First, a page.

Growing up in America has made me accustomed to certain things. There was always soap in public bathrooms, people showered in shower stalls, and you only squatted when you were camping. Being in Korean has made me realize that none of those things are the norm here.
Bathrooms or "hwa-jang-shil"s are one of the cultural differences that I thought I would never get used to, however nowadays I find myself used to how those things are done here. Squatting toilets were one of the things that avoided for as long as possible because I thought it was weird and difficult to master. In some ways, though, I might have to agree that I almost prefer them because you don't really have to touch anything so it's more sanitary. (If I was awarding points for bathroom smarts, it would be Korea 1: America 0) I'm still not quite sure they always put a mirror in front of the toilet... I guess it's a good place to check your makeup? ; ) One thing that I don't abide by still is how they usually want you to put your used toilet paper in a trashcan next to the toilet instead of flushing it. I have heard they don't flush paper because there are a lot of old pipes that can get clogged easily, yet I and many foreigners I talk to prefer to flush. (Korea 1: America 1)
Another difference I have come to accept is that it is only a pleasant surprise if I find soap AND toilet paper in a public bathroom. You might, and I say might, find one or the other but finding both is a special moment. Danny and I often enthusiastically take note of bathrooms that have both and make a mental note of them for the future. Another point goes to the States...Korea 1: America 2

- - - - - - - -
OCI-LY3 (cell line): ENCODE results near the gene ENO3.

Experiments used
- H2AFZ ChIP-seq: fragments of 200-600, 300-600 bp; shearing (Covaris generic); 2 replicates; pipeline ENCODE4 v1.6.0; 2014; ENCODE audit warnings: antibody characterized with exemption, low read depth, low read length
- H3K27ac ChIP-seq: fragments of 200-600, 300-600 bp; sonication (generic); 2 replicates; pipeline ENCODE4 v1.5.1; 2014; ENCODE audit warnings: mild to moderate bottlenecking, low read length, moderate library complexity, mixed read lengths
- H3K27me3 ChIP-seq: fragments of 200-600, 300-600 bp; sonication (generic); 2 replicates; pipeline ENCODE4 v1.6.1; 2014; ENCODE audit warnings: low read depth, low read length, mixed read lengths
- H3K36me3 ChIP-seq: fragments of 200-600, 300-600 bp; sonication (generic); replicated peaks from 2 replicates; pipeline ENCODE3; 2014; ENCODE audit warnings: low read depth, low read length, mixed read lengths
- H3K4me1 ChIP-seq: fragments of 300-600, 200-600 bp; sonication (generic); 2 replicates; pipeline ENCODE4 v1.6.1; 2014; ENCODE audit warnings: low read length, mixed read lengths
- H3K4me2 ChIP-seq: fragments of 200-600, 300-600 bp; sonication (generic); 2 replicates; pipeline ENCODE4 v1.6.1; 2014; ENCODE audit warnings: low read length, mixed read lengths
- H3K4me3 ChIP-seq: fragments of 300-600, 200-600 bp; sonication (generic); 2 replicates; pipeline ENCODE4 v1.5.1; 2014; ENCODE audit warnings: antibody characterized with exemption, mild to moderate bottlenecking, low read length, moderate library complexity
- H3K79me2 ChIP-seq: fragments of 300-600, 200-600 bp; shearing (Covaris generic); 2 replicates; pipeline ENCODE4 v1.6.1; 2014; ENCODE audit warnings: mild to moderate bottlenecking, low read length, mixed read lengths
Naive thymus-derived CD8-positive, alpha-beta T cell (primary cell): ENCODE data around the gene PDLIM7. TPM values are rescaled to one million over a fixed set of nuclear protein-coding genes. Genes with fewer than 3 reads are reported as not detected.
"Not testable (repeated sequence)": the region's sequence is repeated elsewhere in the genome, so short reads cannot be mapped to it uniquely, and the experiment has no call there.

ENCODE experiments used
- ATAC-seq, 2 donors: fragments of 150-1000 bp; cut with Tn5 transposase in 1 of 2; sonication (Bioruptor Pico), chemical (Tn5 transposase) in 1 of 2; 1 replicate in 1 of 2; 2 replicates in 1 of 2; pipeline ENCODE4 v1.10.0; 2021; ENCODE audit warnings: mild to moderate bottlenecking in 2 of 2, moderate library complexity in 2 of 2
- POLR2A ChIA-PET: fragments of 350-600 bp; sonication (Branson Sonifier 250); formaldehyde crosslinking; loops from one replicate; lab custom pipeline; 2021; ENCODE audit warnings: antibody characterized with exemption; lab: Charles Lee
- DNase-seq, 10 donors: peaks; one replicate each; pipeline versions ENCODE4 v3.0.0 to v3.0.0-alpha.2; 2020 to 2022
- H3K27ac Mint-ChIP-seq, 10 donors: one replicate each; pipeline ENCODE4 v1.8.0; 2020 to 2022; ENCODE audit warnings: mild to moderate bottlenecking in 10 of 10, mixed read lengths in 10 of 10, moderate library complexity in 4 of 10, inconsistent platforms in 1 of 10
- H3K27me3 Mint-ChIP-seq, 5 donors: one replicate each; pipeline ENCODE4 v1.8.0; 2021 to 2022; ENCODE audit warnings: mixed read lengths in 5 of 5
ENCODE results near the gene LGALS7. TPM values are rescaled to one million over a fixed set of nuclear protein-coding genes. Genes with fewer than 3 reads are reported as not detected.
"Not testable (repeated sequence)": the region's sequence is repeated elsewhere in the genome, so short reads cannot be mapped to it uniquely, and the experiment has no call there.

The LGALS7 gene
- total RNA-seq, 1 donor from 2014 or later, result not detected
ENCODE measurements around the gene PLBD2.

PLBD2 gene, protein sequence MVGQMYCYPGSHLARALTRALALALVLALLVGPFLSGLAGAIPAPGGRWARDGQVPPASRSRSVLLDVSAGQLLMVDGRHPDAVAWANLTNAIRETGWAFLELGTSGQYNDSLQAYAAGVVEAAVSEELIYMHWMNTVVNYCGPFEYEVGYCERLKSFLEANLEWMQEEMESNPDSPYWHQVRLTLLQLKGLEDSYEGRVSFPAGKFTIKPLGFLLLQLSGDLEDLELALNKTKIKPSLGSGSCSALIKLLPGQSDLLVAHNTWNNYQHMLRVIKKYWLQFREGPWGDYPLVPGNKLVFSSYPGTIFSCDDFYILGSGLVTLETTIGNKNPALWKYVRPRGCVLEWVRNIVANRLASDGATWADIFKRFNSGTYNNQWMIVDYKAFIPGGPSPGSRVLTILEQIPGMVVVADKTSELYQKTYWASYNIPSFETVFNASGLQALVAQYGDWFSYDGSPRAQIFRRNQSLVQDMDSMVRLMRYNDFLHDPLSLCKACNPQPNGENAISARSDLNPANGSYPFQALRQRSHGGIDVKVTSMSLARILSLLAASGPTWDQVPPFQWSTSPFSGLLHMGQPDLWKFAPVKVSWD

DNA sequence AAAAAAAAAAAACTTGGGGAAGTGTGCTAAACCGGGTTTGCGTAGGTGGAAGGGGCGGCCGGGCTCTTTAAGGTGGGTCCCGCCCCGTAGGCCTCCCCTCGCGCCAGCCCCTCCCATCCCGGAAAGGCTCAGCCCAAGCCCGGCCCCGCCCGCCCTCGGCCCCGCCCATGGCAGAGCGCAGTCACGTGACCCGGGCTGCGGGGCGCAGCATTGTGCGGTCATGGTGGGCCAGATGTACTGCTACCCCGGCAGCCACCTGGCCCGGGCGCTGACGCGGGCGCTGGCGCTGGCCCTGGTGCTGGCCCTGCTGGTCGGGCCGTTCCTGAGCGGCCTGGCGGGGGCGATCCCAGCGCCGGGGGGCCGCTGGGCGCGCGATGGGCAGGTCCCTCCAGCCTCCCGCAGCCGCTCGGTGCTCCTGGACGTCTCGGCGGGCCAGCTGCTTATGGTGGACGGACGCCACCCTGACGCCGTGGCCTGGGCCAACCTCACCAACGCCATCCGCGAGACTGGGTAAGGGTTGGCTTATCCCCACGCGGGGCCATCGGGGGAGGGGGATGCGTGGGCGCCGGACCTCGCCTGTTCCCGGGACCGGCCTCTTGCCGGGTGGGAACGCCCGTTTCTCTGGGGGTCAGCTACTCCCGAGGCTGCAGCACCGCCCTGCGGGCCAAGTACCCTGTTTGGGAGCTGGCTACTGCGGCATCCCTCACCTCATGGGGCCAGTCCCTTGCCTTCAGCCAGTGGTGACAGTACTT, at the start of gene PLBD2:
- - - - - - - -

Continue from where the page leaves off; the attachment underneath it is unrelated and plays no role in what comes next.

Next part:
Danny and I have realized that Korea is the land of polar opposites. On one hand bathrooms leave room for improvement, on the other hand, I have never seen toilets with such interesting technology as in Korea.
Who knew that you could get a toilet that has a seat warmer, a self cleaner, bidet, a fake flushing sound in case you have a problem with bathroom shyness. All of these things help with definite "rump relaxation" as Danny would say but sometimes when you don't know exactly what they will do, it can be a little nerve racking to go pushing unrecognizable buttons : ) Even still, I've gotta give one to Korea... Korea 2: America 2.
The last big thing that is different about Korea is the bathroom/bathing situation. As we have mentioned before, Korea goes for the open shower choice as opposed to using bath tubs or shower stalls. I have read many reviews of hotels when we travel and noticed that Westerners often complain about "open" showers in Korea, but you are often hard pressed to find otherwise unless you go to a really nice hotel. Now its second nature to put on slippers before I go into any bathroom so as to protect my feet from getting wet.
No longer am I surprised if the floor of any bathroom is wet or the whole bathroom is damp as a matter of fact. Because the whole bathroom is made to be constantly soaked, clean up is quick and easy just by rinsing everything off. That would make the bathroom score Korea 3: America 2. However because everything is constantly wet, that also means that mold is easily found in most bathrooms which isn't exactly my favorite thing... Korea 3: America 3.
I guess for now we'll have to call it a tie in the Korean/American bathroom race. There are good and bad to the "hwa-jang-sil"s they've got going on, maybe you will just have to make a list of pro's and con's yourself and let me know what you've come up with. On that note I leave you with a ridiculous song that is related, in some ways, to our topic today. Who knew you could learn so much about poop, or "dung" as Koreans call it, from a kids song. Let's just say it's another proof that Korea is crazy ; ) (Be warned... this movie is not only informative, but a little gross so watch at your own risk)
Yikes...right?!And that ladies and gentleman, is all I have to say on the subject of Korean bathrooms.